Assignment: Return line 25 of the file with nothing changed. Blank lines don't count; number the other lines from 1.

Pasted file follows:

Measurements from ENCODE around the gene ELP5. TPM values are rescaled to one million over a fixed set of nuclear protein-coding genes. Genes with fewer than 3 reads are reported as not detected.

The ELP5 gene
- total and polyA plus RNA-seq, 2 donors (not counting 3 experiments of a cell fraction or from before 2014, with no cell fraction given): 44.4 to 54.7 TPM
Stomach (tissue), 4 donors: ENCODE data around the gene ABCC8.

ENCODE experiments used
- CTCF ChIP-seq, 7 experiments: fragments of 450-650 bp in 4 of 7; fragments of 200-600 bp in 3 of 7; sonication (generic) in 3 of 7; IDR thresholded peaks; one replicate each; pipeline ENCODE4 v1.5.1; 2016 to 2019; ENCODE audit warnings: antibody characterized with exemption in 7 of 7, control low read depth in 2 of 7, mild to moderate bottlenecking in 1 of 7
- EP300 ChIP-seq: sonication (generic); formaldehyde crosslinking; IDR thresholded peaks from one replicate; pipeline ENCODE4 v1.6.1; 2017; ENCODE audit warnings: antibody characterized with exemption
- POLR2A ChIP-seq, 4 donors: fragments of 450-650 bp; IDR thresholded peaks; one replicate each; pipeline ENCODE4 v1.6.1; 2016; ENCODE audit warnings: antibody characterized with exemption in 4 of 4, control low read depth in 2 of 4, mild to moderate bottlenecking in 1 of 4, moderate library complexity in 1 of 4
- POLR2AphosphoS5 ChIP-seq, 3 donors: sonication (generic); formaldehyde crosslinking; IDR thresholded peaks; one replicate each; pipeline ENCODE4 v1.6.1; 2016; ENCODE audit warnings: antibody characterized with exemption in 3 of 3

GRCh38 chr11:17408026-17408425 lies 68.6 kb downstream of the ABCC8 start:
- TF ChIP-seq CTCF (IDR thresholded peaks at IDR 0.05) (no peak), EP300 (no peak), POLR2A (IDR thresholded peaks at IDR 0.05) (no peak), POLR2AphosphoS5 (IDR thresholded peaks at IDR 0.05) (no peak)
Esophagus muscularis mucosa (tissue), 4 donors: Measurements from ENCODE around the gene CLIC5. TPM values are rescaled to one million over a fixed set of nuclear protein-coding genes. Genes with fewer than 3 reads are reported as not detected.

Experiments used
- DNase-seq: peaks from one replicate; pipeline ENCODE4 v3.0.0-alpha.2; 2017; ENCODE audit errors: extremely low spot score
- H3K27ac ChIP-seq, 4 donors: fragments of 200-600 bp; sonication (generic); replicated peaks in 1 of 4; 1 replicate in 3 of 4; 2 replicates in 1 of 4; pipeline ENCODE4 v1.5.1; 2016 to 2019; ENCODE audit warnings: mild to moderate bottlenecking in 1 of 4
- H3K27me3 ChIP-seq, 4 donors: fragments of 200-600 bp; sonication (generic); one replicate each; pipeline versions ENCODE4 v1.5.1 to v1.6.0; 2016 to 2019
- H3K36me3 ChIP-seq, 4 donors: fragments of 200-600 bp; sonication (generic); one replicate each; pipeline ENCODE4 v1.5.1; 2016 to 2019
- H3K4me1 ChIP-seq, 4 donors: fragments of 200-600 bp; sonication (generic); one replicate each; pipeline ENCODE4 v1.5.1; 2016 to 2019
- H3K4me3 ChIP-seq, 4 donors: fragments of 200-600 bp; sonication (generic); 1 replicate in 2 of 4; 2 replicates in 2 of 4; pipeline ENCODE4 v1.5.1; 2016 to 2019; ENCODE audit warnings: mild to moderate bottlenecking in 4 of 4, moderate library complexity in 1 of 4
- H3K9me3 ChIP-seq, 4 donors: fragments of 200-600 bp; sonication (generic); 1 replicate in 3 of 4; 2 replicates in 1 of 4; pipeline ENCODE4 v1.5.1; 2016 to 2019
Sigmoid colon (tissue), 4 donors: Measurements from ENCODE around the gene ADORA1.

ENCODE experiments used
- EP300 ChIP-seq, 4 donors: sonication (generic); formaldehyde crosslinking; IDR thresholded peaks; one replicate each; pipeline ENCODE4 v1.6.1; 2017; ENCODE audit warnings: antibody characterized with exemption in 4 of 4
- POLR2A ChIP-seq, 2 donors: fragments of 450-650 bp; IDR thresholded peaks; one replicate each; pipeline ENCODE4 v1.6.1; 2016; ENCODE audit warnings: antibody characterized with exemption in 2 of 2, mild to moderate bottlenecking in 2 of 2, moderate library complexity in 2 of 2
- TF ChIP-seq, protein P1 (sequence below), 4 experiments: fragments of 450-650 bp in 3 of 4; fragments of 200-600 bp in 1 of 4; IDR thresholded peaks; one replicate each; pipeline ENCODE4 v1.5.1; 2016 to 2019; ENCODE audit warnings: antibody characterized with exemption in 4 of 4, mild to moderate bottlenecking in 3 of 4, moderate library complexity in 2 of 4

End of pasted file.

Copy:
- TF ChIP-seq, protein P1 (sequence below), 4 experiments: fragments of 450-650 bp in 3 of 4; fragments of 200-600 bp in 1 of 4; IDR thresholded peaks; one replicate each; pipeline ENCODE4 v1.5.1; 2016 to 2019; ENCODE audit warnings: antibody characterized with exemption in 4 of 4, mild to moderate bottlenecking in 3 of 4, moderate library complexity in 2 of 4